The Intriguing Link Between Common Infections and Eating Disorders
After several isolated incidents of children developing eating disorders upon contracting a streptococcal infection (caused by the bacteria streptococcus came to light, a group of researchers from the U.S. and Denmark set about to investigate the curious link between the two: infections, which are physiological ailments, and eating disorders, which are mental illnesses.
The findings of the study, published in JAMA Psychiatry, suggest that infections might, in fact, lead to eating disorders in some people. More specifically, the study found that hospital-treated infections and less-severe viral or bacterial infections treated with anti-infective medicines are associated with increased risk of subsequent anorexia nervosa, bulimia nervosa, and eating disorders not otherwise specified in the Diagnostic and Statistical Manual of Mental Disorders.
For the study, Lauren Breithaupt, Ph.D., lead author of the study and a clinical psychologist at Massachusetts General Hospital, along with her colleagues, examined the medical histories of 5,25,643 adolescent Danish girls born between 1989 and 2006 to see if they had ever been hospitalized for, or given an anti-infective medicine for infections such as rheumatic fever, strep throat, viral meningitis, or influenza. The researchers also looked at how many of these girls had been diagnosed later with an eating disorder in a hospital, outpatient clinic, or emergency department setting.
A link immediately appeared: Teens hospitalized with severe infection were 22% more likely to be diagnosed with anorexia, 35% more likely to be diagnosed with bulimia, and 39% more likely to have an eating disorder that doesn’t quite meet the criteria for either, as compared to girls who were not hospitalized with any infections. Further, girls who were prescribed anti-infective medicines to fight off viral or bacterial infections were 23% more likely to be diagnosed with anorexia, 63% more likely to be diagnosed with bulimia, and 45% more likely to be diagnosed with an eating disorder not otherwise specified, compared with adolescent girls who did not have infections that required anti-infective medicines. The researchers also found that the girls were at the highest risk of being diagnosed with an eating disorder within the first three months of contracting an infection.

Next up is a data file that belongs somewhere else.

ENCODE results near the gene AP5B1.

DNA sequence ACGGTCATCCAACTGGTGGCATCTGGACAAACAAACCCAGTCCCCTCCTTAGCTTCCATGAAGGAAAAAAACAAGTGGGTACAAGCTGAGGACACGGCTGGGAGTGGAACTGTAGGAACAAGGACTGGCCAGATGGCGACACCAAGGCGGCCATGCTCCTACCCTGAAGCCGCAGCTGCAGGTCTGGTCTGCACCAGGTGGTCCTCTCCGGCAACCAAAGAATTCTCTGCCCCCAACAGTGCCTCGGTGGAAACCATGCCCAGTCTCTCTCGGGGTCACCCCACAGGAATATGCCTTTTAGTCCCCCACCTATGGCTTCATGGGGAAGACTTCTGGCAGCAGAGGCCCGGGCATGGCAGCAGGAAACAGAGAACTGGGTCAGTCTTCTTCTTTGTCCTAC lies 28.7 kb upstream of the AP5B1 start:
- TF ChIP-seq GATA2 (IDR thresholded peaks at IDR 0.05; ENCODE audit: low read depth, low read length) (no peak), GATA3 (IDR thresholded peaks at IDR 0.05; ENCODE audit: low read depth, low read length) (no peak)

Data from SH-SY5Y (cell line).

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Science is yet to understand why infections may spark eating disorders in some people, but the leading theory, as told by Breithaupt to The Atlantic, is that “either the infection itself or the antibiotic used to treat it might be disrupting the patient’s gut microbiome, the collection of microorganisms in the intestine that plays a role in health and disease.” This disruption might change the neuropeptides — protein-like molecules used by neurons to influence the body’s activities, including food intake and metabolism — circulating in the gut. “Because the gut communicates with the brain, the quantities of neuropeptides circulating in the brain might then change, as well. That could, in essence, make people think differently about food or their body,” Breithaupt said.
Another theory is that when the body contracts an infection, its immune response produces antibodies to fight the invader. Sometimes, these antibodies end up attacking our own cells. In the case of eating disorders, The Atlantic reports, scientists suggest that the antibodies target the appetite centers of the brain, which may make a person think they are less hungry than they actually are. Previous research has already established this link: three-quarters of anorexic or bulimic women examined carried blood antibodies targeted against appetite centers in their brains. Only 16% of those without eating disorders had such antibodies.
In the end, we are left with more questions than answers. Is the link between infections and eating disorders causal, with 100% certainty? If yes, what is the exact mechanism? And, why aren’t all people with eating disorders those who have dealt with infections recently? Alternatively, why doesn’t everyone with an infection develop an eating disorder? What are the risk factors?
Scientists are yet to delve deeper into this newly found link, but one thing is certain: If confirmed, these findings can not only radically change the way eating disorders are treated (by checking for any lingering infections), but they can also change how eating disorders are perceived in our society, in which mental illnesses are as stigmatized as they are misunderstood. Patients with eating disorders who are attacked or dismissed for supposedly just ‘wanting to be thin’ or for being so vain as to starve themselves are less likely to be condemned if the underlying cause is found out to be, for instance, pneumonia. Speaking to The Atlantic, Jim Morris, Ph.D., a professor at Lancaster University in the U.K., said: “We say disease is due to biological factors, social factors, and psychological factors all interacting together. Well, it works with psychiatric disease as well.”
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